CHRIST IN WINTER: Reflections on Faith for the Years of Winter… ©
Even with careful planning, and giving over two tons of stuff to the St. Anthony DePaul store and the Habitat for Humanity Restore, after a 600 mile move, we are struggling to fit into a condo that lacks the large two-car garage and the full walk-out basement. We have a garage, but it is a very narrow, one-car affair, and there is no other storage. We had the movers unload almost everything into that garage so that we could unpack one box at a time without gridlock in the house itself. But, of course, that gridlocks the garage. The boxes are three deep and stacked over head-high, and every one that looks like it has something we need is behind others that just glare at us and dare us to move them and find some other spot to set them in the gridlock of the garage.
It is difficult to get my mind onto writing or anything that is not an effort to unpack boxes and repack cardboard and paper in the bundles required for recycling here. I did manage to find some of my favorite books, including Wm. Stafford’s The Darkness Around Us Is Deep. In it he has two poems about moving, from two different moves of his own, entitled “From the Move to California” and “An Oregon Message.” They inspired me to write a moving poem of my own. It is not like Stafford’s, of course, since he was one of the truly great American poets, but I thank him for the impetus.
It is true that breathing is much harder
when buried beneath a pile of boxes,
cardboard resting soft but hard upon the soul.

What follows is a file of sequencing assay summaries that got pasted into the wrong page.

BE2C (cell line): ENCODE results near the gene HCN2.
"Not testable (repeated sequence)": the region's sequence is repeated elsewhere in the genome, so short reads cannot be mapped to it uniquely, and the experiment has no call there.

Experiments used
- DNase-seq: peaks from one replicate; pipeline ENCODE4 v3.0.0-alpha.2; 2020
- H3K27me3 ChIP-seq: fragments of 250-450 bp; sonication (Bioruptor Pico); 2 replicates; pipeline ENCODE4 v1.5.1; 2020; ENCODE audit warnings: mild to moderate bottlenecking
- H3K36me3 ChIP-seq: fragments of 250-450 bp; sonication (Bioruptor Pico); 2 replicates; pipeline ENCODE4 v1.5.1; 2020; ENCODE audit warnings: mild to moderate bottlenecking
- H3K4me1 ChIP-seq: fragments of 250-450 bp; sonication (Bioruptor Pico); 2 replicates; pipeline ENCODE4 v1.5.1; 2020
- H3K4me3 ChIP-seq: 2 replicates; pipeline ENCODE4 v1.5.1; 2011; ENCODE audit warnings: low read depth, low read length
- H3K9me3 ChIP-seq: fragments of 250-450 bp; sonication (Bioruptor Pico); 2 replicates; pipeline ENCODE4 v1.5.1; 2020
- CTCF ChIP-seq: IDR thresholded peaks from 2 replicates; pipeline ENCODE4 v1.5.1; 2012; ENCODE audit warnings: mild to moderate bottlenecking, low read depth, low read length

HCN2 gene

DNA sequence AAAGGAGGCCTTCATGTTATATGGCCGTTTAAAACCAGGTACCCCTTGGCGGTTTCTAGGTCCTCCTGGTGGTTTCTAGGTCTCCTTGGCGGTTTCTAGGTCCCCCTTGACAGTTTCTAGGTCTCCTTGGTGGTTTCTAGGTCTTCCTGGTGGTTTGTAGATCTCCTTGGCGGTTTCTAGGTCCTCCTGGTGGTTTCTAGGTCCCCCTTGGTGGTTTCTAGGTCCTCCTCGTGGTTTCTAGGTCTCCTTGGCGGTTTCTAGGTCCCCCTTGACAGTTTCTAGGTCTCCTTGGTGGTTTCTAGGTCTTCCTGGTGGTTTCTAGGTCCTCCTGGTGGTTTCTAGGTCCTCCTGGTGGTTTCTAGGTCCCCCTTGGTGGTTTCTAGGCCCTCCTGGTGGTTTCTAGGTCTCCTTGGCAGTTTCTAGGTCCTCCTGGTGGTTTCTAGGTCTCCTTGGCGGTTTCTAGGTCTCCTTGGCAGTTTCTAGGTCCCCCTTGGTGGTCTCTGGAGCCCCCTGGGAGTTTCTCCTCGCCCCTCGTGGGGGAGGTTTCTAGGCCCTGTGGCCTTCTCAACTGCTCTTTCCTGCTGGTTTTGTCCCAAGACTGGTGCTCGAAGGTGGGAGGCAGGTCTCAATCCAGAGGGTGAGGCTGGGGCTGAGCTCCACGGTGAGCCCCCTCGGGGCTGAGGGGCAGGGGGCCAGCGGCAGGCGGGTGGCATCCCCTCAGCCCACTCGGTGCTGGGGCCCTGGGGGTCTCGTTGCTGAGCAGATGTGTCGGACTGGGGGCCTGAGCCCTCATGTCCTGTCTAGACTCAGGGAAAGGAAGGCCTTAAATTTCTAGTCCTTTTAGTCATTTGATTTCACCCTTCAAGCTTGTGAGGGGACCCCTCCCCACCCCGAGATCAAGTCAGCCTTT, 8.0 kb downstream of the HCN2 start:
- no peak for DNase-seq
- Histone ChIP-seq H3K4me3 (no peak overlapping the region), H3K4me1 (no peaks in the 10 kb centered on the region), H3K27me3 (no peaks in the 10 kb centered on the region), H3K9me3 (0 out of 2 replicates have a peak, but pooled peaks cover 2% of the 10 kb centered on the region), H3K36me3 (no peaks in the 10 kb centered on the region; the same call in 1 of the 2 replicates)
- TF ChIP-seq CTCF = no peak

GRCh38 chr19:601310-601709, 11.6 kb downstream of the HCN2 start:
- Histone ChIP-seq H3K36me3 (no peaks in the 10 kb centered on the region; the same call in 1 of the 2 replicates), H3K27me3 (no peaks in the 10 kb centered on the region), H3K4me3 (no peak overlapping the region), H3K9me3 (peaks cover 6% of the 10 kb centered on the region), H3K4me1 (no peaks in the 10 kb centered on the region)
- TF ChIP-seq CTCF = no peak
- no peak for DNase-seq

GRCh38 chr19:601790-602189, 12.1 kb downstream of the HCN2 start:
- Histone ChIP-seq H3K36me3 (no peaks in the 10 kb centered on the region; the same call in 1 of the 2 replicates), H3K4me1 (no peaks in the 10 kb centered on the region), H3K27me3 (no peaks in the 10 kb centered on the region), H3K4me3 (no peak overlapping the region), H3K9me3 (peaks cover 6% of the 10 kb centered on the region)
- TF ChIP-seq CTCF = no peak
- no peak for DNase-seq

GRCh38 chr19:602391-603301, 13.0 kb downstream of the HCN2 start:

But the rumors of our demise by moving
are not true, at least not yet.
We feel our way between the piles of stuff
and wonder why it was not left behind.
Long and narrow pathways in rooms
that do not gladly welcome strangers.
Boxes that will not surrender
until the last flap dies.
Chairs and lamps and tables
we have lived with for sometimes
almost fifty years surround us.
but we do not know them, nor
do they know us. Where they belong
in this new plan we cannot say.
It makes them uneasy.
They depend upon us
to help them find their place.
I wonder about the place
if it is filled with boxes crammed
with stuff that would not fit
our bigger barns on earth.
This place is new, and filled with fright
and full of hope…
John Robert McFarland
I started this blog several years ago, when we followed the grandchildren to the “place of winter,” Iron Mountain, in Michigan’s Upper Peninsula [The UP]. I put that in the sub-title, Reflections on Faith from a Place of Winter for the Years of Winter, where life is defined by winter even in the summer! [This phrase is explained in the post for March 20, 2014.] The grandchildren, though, are grown up, so in May, 2015 we moved “home,” to Bloomington, IN, where we met and married. It’s not a “place of winter,” but we are still in winter years of the life cycle, so I am still trying to understand and follow Christ in winter.
I tweet as yooper1721.